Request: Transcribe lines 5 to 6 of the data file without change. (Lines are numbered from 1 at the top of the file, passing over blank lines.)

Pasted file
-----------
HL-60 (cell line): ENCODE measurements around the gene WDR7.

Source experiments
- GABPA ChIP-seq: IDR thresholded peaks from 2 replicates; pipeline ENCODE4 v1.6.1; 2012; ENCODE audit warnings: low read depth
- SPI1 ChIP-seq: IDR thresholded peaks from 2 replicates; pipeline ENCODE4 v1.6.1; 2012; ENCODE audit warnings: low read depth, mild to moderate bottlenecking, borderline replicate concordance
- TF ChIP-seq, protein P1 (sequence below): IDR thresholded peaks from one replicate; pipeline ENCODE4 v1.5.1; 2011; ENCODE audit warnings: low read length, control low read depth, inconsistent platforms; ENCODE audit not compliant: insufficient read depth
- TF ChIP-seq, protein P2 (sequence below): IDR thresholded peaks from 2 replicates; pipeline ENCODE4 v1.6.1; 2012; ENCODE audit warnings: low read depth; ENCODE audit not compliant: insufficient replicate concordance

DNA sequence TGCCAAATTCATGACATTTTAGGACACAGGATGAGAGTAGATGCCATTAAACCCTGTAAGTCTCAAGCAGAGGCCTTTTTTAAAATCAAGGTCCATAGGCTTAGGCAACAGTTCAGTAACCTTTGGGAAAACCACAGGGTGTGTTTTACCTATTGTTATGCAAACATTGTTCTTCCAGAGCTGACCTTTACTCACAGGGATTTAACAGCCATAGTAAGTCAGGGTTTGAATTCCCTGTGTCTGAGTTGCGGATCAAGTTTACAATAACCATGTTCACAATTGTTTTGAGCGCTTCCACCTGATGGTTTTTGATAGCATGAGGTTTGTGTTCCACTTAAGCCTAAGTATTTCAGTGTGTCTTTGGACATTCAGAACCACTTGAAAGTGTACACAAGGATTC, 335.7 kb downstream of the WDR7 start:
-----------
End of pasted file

- TF ChIP-seq, protein P1 (sequence below): IDR thresholded peaks from one replicate; pipeline ENCODE4 v1.5.1; 2011; ENCODE audit warnings: low read length, control low read depth, inconsistent platforms; ENCODE audit not compliant: insufficient read depth
- TF ChIP-seq, protein P2 (sequence below): IDR thresholded peaks from 2 replicates; pipeline ENCODE4 v1.6.1; 2012; ENCODE audit warnings: low read depth; ENCODE audit not compliant: insufficient replicate concordance